They next, to much appreciative cheering from the crowd, played Game Shows Touched Our Lives. Lyrically devastating and one of my favourite tracks from Tallahassee. Following this came In The Hidden Places which bought one of my favourite guitar moments of the night. JD and Hughes rocking out at the end of this track, almost oblivious to the crowd. He made a comment that the first time they played that song live was when they were in Australia last at the Annandale. He said while he was there he picked up a drink holder that he uses at home all the time that says ‘Fuck this – I’m going to the Annandale!’ Massive cheering from the crowd at this comment.

Broom people followed, then Song For Denis Brown. JD seemed genuinely stoked that the crowd got the very dark humour in this song, and were laughing and cheering in the right places while being pin-drop silent through the rest. Get Lonely followed – he spoke about how this song came from a very dark and quiet place, and hence was a very quiet song, but also that it was probably his favourite song on the new album.

At this point they bought John Vanderslice back out on the stage for some three way action for the last 4 songs of the main set. New Monster Avenue was first. He made a very funny comment that I can’t for the life of me remember RE: the song being about moving into a new neighbourhood and being wary of the neighbours.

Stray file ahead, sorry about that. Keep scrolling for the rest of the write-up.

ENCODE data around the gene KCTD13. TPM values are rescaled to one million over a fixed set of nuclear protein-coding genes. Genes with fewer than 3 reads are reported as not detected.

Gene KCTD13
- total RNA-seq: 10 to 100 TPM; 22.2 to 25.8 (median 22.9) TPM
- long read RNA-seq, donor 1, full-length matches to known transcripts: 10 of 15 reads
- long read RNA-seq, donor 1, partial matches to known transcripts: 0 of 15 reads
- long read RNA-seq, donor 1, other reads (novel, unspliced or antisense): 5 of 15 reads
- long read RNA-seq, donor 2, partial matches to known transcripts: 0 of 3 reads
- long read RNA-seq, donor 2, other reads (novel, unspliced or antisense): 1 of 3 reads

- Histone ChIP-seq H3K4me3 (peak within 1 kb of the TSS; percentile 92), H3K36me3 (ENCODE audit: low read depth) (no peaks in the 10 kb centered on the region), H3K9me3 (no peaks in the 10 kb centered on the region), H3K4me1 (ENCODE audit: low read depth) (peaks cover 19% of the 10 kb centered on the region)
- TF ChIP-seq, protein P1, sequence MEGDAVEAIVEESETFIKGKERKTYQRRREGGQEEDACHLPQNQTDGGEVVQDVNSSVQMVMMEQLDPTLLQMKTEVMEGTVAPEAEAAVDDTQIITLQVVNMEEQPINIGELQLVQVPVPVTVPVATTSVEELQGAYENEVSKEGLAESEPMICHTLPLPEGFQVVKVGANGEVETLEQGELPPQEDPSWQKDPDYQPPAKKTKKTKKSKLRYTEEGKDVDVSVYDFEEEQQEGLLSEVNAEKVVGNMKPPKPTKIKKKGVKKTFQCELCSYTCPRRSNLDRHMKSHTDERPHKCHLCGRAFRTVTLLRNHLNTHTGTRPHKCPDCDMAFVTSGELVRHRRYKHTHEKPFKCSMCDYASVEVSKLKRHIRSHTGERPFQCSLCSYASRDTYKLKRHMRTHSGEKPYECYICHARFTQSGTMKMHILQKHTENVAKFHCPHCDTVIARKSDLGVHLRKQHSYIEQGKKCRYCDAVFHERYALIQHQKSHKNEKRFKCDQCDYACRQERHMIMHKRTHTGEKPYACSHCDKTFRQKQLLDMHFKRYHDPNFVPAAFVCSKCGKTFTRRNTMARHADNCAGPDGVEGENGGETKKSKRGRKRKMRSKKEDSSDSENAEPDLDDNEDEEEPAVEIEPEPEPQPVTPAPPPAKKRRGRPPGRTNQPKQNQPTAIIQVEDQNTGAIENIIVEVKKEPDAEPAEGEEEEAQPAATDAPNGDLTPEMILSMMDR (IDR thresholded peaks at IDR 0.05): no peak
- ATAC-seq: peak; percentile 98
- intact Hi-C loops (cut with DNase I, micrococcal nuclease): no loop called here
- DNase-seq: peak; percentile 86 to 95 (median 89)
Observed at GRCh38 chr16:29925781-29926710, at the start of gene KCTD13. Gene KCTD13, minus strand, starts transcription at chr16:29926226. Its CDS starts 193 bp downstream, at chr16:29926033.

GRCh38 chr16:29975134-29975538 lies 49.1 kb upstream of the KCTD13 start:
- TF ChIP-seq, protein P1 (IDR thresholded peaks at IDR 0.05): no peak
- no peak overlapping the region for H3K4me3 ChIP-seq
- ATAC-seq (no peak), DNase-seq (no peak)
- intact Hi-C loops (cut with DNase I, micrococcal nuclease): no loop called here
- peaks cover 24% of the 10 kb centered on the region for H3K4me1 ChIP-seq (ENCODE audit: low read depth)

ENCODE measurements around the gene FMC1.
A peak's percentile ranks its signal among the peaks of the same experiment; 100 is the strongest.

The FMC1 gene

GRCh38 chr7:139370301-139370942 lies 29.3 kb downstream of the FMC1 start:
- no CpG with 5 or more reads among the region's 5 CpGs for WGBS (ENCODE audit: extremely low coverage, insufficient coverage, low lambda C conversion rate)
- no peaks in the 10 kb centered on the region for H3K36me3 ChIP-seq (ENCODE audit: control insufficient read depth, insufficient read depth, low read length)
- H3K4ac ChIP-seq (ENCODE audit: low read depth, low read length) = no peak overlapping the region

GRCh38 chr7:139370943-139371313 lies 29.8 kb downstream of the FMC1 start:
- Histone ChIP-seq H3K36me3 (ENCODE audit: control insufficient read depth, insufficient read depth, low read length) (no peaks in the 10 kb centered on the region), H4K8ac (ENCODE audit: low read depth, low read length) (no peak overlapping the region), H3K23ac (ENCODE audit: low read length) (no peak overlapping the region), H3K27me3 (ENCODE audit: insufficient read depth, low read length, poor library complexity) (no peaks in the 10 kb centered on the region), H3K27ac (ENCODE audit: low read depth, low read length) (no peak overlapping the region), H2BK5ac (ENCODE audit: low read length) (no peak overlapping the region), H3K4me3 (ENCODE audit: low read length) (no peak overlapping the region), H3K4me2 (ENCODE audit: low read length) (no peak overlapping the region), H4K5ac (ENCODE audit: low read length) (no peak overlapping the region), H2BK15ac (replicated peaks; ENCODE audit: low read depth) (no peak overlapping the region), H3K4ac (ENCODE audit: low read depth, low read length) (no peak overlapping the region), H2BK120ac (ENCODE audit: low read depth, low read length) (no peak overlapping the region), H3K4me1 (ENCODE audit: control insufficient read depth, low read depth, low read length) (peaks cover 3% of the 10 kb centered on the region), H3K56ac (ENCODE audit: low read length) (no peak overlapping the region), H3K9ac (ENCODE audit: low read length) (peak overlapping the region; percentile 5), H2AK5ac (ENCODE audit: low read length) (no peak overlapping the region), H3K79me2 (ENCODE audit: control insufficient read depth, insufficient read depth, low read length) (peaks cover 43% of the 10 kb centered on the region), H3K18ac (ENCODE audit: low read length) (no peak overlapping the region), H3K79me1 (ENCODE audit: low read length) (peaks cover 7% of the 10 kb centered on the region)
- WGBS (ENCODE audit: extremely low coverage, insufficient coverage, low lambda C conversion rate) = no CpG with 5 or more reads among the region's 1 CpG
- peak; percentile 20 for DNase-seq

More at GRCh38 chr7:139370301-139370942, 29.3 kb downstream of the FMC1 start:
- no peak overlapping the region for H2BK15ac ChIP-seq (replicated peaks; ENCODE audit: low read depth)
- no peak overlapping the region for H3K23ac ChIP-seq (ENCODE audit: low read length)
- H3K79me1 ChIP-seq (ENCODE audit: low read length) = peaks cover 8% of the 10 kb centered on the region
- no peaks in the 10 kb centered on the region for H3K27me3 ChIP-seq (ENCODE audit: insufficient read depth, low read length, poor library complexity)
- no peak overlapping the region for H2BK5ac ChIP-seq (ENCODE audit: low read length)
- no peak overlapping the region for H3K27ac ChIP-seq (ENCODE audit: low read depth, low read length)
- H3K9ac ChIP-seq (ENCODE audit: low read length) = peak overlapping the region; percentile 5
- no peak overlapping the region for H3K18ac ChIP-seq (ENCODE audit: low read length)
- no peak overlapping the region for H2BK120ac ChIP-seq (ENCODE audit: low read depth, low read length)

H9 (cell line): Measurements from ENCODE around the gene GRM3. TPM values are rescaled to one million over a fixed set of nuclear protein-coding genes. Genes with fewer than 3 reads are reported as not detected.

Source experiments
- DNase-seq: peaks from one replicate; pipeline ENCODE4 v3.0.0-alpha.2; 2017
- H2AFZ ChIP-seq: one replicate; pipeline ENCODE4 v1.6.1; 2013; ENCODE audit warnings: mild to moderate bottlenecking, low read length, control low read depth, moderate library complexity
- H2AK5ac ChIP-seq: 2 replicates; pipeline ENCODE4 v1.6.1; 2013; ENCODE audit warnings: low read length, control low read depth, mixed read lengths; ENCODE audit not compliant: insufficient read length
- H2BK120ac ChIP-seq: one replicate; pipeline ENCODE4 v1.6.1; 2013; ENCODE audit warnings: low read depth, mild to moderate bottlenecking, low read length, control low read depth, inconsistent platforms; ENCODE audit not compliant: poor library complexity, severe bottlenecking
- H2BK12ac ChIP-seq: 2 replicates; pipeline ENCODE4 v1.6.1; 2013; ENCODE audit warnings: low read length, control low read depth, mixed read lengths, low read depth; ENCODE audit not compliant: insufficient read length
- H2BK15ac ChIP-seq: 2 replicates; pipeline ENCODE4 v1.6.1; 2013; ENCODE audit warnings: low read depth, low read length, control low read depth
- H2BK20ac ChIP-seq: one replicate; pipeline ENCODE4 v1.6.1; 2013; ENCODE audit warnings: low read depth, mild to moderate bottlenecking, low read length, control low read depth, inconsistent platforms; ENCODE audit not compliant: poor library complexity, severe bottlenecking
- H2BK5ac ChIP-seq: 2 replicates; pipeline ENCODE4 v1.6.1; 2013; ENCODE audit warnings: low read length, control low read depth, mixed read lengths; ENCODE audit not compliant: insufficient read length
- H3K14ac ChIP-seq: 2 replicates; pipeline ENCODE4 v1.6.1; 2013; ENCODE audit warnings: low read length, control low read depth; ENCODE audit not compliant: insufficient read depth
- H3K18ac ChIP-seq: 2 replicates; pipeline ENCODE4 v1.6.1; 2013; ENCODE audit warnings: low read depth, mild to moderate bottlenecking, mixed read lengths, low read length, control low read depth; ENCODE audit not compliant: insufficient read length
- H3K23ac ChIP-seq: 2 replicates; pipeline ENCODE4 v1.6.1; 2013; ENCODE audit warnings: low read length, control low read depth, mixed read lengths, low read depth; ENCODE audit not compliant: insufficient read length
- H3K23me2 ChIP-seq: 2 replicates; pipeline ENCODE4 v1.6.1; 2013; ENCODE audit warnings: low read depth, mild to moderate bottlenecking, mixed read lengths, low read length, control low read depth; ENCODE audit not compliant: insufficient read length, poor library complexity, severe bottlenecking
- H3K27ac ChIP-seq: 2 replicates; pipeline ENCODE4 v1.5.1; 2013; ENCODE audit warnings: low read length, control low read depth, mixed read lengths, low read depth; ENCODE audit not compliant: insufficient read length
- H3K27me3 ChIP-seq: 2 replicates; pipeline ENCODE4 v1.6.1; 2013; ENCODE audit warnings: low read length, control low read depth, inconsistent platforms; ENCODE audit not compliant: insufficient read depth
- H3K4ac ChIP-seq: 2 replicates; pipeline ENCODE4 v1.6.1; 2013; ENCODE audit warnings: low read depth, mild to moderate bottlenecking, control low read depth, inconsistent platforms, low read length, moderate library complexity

Half Dead as a song, for me, was a bit disappointing lyrically (we’re talking on a Mountain Goats scale, obviously) and not really strong enough for a single. I’m always kinda disappointed that it gets all the radio play when tracks like If You See Light and In Corolla don’t really see the light of radio day. Still, live, with Vanderslice and Hughes fully kicking ass, this song was awesome. And really, it was hard for the crowd to not be completely into it when it was plain as day they were all having such a good time.

See America Right is one beast of a song. Ben commented that they played it in Perth, and I thought they might pull it out again in Sydney, but I wasn’t sure how it would go over without the drums. Holy moly though – it whipped the crowd up to a point of delirious and the three guitars were more than enough to give it the grunt it needed.

Perfect way to end a set like that? This Year. Holy hell – I know that it’s the song everyone knows, and I know that it’s the song with the most easily-relatable lyrical hook there ever was, but I don’t care. We all sang along like we were in some sort of feverish worship and it was like some massive therapy session – we’re gonna make it through this year if it kills us. And how! The song grew in stature right till it hit the point of launching into the last chorus – JD yells ‘sing it!’ and the whole crowd rises with ‘there will be feasting, and dancing, IN JERUSULEM NEXT YEEEEEEAR’. My heart might have burst right on that very spot.